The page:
Brian, a 40 year old widower had second thoughts about an impending marriage to Callie, a single woman of 38 who had never been married, but had many previous boyfriends. None of her relationships lasted longer than few months. Brian had been happily married to his first love for 7 years. His wife, Beth had died 3 years before he met Callie.

Brian and Callie met eight months ago, and have lived together for the past four months. He was attracted to her curly red hair, intense blue eyes and trim, athletic figure. In that way, she resembled his wife Beth.

He had begun to question whether his strong physical attraction to her and her easy sexuality were enough reasons to keep them together.

He complained that Callie expected too much of him, demanding he spend his time exclusively with her. She resented his family and friends for attempting to take him away from her. After Callie refused to attend Brian’s nephew’s birthday party, his sister suggested he cancel wedding plans.

“My family was hurt by Callie. She seems to want all attention directed to her. She calls me often at work and gets angry when I'm too busy to talk. She tells me that she should be my priority.

“Callie is a student and works part-time. My job supports us, and when I work overtime, she gets upset. I tell her that if I don't do well, we will suffer financially. She doesn't seem to care, but when I can't afford to buy her expensive things, she pouts, and won't talk to me for hours. She acts like a spoiled child.

“Also she is very demanding sexually. At first it was exciting, but now it feels like a chore because she wants sex several times a day.

“My wife never complained about my sexuality. Callie has trashed photographs of Beth and demands that I forget she ever existed. I can’t do that and have given the remainder of photographs of Beth to our families. I wanted to invite Beth's parents to the wedding because they are my parent’s best friends, but Callie had a fit.

“I am beginning to think my sister is right, but we've rented a hall, sent out invitations and it's too late to back out withoug losing a ton of money.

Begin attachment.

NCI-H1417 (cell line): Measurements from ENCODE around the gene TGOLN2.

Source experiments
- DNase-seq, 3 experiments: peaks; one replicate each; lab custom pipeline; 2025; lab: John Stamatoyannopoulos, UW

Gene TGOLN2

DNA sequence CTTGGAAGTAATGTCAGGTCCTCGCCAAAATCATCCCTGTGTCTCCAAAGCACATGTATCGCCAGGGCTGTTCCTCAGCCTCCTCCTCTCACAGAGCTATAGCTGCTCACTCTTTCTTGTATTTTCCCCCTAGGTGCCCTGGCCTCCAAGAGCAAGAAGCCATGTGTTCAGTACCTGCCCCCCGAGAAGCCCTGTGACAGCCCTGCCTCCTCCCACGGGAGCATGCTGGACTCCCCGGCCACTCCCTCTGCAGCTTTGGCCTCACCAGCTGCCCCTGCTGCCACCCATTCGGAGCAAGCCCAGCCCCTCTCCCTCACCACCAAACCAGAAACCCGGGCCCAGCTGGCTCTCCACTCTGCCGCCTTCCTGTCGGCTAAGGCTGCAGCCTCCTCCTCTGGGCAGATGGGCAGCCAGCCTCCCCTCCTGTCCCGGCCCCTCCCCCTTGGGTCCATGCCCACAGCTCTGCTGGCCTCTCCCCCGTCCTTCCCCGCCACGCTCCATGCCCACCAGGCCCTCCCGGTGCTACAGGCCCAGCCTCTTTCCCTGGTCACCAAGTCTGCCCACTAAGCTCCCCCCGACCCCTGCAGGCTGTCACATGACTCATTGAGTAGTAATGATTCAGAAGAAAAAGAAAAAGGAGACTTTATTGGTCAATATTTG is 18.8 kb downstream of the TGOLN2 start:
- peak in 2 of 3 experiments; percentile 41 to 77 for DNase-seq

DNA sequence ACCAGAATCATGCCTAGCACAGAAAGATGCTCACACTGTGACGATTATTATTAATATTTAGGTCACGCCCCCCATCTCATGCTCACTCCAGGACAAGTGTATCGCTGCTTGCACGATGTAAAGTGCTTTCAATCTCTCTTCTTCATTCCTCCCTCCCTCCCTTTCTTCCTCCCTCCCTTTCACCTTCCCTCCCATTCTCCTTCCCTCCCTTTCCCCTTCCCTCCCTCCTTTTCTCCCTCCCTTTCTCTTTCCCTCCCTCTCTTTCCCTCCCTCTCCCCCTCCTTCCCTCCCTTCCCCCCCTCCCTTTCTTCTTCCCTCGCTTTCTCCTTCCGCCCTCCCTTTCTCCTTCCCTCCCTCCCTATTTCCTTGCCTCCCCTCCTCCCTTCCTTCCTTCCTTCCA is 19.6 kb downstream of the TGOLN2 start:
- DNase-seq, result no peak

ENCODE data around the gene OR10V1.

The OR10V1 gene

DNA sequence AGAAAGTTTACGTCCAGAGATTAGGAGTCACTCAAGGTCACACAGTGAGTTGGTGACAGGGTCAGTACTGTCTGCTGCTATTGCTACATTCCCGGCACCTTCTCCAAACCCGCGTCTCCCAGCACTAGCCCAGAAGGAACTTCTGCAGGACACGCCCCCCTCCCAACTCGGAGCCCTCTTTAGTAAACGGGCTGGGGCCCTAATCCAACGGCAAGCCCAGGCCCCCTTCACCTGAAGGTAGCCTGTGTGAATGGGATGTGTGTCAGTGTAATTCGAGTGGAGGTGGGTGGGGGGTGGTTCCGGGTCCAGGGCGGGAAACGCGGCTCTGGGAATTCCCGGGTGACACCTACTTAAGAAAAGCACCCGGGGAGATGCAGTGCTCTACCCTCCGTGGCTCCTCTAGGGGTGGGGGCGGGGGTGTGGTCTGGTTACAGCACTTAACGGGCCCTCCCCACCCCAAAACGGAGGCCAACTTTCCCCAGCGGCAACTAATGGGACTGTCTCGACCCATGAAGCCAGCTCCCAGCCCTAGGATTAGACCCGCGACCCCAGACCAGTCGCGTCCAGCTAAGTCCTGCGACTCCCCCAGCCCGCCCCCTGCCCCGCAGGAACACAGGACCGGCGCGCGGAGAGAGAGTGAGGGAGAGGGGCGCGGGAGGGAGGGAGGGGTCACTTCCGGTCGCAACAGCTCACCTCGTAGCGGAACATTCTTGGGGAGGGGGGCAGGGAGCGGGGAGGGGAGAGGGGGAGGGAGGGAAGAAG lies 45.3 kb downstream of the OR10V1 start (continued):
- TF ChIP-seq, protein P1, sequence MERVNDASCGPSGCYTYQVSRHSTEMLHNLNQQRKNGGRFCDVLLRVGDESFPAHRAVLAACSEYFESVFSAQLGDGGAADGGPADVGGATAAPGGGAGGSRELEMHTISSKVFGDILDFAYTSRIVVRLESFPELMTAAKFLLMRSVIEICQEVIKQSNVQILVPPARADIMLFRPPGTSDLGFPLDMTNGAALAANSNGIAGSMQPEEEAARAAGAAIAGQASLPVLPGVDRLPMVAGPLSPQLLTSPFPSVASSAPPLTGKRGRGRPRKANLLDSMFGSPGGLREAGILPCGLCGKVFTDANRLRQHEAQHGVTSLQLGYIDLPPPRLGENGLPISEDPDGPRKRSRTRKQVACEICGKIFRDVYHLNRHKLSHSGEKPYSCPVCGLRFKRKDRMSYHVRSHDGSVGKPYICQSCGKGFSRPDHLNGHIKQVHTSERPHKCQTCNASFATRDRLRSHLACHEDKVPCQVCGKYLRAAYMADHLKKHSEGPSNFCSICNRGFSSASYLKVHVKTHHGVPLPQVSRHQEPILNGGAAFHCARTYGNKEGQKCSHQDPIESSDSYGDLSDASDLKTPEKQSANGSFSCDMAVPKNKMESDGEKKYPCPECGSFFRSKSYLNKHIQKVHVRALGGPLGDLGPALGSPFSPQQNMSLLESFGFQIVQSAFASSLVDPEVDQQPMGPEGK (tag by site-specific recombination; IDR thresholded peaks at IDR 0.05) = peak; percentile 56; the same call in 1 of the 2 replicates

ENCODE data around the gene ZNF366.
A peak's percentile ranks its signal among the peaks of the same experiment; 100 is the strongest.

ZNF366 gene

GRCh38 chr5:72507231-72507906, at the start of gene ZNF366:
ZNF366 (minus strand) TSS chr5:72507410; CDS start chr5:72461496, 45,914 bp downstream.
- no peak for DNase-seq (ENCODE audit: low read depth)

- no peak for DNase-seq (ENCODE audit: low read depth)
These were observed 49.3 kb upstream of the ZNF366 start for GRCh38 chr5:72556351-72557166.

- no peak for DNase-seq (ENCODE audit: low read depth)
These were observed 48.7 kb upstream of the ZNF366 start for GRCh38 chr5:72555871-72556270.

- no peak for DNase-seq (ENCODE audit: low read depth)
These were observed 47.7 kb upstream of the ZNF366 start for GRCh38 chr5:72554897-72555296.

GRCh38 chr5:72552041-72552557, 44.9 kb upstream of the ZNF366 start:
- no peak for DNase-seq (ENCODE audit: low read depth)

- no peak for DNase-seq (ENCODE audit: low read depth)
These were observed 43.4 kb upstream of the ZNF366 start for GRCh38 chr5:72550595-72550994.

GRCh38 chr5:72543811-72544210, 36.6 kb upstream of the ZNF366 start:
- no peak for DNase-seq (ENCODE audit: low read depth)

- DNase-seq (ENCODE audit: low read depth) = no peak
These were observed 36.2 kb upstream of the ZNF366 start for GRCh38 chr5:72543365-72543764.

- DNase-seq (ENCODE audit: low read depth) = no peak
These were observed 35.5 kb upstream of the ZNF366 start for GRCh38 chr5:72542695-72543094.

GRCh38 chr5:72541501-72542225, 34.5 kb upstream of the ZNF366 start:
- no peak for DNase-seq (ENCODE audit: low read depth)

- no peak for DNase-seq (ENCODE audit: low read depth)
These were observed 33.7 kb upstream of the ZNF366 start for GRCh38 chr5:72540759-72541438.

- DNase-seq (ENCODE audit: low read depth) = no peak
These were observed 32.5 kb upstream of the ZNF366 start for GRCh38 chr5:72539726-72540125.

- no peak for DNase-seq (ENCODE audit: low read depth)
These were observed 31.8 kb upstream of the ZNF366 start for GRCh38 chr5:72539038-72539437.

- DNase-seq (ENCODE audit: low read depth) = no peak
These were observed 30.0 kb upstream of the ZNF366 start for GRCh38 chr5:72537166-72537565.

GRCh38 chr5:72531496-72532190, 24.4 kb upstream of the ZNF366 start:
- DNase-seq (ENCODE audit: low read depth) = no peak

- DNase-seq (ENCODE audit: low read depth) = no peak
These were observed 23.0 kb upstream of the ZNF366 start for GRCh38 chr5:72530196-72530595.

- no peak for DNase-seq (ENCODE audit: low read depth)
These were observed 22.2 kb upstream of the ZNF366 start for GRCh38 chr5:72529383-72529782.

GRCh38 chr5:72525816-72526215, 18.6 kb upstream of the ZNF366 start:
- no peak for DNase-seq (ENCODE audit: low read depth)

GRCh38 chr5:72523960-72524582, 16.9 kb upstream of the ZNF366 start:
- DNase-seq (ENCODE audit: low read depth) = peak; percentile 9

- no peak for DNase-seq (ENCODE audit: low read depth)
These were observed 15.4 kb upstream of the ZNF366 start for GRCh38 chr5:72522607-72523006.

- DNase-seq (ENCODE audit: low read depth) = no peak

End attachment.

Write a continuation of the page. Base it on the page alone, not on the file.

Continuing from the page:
“Is there anything I can do to change her?

“I don't want to disappoint anyone, but I'm getting cold feet.”

Brian’s situation makes an excellent case for the importance of pre-marital counseling before making wedding plans. Before even considering marriage, it is important to really know your future spouse well. When you experience conflicts, it is best to step back and look at what attracted you to this person in the first place and whether there is enough there on which to build a future together.

Was Brian drawn to Callie because he was lonely? Was he attempting to replace his deceased wife with someone similar to her? Is the similarity based purely on physical appearance?

If Brian’s marriage was satisfying, could he be unconsciously angry at Callie because she is not Beth? While that may be true, that isn’t the whole story since there are negative factors in Callie’s personality which would make most men think twice before going forward.

In Callie’s defense, if photographs of a deceased wife were kept on display after Callie had moved in, Callie, may view herself as replacement of the original (which may be true) and contributes to her need for reassurance. Brian’s first love represents a powerful rival to Callie. Photos are your link with the past and are yours to keep, but not to display because they keep you from moving on.

Wanting frequent sexual contact may be Callie’s way of having proof of your attraction and love for her, despite your having experienced those feelings with another. There is justification for Callie to feel that if Beth were alive, there would me no place for Callie in your heart.

Callie doesn't want to take her place, but to make her own place in your heart. Having Beth’s parents at your wedding is an unpleasant reminder to Callie of your past which she may perceive as an emotional threat. The reassurance she needs may be difficult for you to provide because of your own inner conflicts. An emotionally healthy, secure woman may not be threatened by the ties her mate has with his past.

From your description, Callie appears to be a narcissistic woman with an excessive need for attention. This may be reflected in her sexual demands as well. Callie may have a need that is impossible to fulfill without you experiencing appropriate resentment. Does she have redeeming qualities that attracted you initially?

If she truly is a narcissistic person, please take heed that such people have a tremendous sense of entitlement. No one can fully satisfy them.

Can you change her? It is doubtful. Can psychotherapy change her? Well, maybe-and only if she is uncomfortable with herself, still- there is no guarantee.

Pre-marital conflicts, without professional intervention rarely get better after marriage. They serve as a warning of what may loom ahead.

It is cheaper and much less painful to postpone or cancel a wedding than to go through the expense and anguish of a divorce.

Author's Bio: 

Sandra Levy Ceren, Ph.D. is a long time practicing psychologist specializing in relationships. She is the author of two relationship books, a professional text, ESSENTIALS OF PREMARITAL COUNSELING and of LOOK BEFORE YOU LEAP-A PREMARITAL GUIDE FOR COUPLES. Published by Loving Healing Press, these books are based on her professional experience and research.